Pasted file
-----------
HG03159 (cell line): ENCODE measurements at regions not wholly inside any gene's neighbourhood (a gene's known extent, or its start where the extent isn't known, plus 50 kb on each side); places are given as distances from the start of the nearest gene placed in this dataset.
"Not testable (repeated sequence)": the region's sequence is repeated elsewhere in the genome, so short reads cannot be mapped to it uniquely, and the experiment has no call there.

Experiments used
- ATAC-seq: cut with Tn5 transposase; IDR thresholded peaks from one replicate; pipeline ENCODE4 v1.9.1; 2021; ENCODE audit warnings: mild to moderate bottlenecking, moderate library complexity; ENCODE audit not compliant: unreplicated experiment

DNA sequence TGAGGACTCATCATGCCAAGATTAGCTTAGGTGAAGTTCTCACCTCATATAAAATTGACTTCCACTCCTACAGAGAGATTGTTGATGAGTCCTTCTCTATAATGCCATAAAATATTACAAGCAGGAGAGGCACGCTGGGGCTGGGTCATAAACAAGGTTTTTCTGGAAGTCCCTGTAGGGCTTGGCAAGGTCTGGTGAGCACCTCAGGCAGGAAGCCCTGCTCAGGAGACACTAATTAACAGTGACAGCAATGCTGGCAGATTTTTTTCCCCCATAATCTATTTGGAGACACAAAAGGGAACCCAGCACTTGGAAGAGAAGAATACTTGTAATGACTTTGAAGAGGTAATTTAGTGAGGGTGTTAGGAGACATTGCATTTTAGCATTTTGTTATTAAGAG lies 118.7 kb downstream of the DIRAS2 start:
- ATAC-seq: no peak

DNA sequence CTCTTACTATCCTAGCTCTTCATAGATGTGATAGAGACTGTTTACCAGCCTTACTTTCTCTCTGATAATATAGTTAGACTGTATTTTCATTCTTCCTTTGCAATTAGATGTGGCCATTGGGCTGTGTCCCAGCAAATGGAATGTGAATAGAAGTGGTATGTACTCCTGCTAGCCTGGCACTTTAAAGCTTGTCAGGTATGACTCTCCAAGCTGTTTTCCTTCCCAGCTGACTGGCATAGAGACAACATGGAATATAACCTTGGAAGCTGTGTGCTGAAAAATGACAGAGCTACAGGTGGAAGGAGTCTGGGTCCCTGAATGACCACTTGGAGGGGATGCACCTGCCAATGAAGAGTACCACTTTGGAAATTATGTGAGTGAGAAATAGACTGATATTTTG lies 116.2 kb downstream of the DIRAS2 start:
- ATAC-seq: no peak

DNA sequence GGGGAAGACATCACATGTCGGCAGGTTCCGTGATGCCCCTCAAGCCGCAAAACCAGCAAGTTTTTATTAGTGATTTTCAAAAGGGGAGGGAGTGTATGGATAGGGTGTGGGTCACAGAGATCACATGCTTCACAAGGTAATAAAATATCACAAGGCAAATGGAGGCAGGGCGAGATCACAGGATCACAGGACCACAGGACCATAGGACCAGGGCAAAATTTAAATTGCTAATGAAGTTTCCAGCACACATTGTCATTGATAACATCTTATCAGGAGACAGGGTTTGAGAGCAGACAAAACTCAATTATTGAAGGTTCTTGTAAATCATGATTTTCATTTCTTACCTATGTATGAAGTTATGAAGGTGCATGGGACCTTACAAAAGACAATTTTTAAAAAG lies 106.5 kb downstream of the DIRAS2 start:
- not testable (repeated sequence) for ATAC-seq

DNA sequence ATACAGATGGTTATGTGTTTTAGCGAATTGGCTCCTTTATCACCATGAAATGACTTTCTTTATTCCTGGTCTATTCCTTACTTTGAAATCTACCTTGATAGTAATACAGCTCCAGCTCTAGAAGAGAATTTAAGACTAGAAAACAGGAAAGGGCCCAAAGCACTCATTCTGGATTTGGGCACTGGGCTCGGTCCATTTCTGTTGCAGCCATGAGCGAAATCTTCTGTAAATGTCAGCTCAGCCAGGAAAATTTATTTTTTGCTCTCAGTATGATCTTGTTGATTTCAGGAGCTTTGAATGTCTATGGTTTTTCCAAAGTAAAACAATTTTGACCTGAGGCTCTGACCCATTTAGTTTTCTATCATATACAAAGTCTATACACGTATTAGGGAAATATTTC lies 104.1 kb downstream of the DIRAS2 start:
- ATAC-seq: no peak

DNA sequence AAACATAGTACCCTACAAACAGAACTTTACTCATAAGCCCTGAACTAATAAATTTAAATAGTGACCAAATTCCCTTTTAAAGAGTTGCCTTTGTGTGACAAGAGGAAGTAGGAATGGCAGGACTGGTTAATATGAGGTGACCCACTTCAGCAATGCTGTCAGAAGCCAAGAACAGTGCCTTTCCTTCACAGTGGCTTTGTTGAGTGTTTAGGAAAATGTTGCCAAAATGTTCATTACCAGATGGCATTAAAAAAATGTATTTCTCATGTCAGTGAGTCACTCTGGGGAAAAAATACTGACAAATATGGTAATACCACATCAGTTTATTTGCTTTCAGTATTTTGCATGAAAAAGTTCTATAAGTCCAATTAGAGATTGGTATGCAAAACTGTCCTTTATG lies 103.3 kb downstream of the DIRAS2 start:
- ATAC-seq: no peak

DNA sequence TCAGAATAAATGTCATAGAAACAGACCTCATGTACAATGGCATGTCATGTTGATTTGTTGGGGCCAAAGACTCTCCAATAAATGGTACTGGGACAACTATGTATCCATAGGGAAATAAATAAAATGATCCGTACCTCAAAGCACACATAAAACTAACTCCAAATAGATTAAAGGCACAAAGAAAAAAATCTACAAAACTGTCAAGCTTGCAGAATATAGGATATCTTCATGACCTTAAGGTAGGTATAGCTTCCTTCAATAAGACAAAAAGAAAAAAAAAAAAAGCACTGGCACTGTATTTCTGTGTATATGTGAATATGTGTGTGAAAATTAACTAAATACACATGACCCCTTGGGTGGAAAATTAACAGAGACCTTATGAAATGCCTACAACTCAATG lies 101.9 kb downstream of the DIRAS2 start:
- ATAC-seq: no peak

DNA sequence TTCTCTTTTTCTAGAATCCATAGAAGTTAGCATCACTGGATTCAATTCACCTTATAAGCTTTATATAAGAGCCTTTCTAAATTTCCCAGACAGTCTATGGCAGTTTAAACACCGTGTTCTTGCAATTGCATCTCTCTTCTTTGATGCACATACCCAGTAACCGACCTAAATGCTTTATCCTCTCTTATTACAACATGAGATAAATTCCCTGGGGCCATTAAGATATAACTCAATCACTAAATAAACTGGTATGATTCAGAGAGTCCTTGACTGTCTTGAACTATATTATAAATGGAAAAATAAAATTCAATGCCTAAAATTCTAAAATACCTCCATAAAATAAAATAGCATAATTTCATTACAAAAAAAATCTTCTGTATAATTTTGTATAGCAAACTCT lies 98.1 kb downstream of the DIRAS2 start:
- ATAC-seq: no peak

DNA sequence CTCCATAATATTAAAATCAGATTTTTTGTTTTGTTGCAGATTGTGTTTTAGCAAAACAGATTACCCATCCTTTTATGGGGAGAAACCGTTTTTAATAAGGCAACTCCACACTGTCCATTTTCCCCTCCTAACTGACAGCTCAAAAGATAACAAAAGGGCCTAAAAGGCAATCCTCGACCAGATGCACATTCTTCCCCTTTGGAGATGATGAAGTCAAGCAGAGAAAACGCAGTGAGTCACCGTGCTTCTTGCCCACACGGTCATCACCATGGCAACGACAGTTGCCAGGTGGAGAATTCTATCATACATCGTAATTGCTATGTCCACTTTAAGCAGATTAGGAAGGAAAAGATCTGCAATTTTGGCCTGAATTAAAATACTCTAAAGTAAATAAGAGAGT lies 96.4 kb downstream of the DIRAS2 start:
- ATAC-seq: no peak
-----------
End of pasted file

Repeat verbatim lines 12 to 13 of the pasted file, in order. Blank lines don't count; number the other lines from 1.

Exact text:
- ATAC-seq: no peak

DNA sequence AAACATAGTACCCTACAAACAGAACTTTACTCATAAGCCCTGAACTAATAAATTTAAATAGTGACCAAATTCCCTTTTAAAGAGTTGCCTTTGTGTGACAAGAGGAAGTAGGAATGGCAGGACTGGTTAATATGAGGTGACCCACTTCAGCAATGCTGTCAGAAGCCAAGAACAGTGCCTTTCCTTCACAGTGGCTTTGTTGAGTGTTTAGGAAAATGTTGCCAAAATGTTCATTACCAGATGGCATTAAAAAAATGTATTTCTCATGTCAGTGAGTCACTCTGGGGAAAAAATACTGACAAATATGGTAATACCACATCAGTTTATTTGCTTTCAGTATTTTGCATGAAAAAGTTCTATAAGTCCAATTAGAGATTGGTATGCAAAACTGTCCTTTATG lies 103.3 kb downstream of the DIRAS2 start: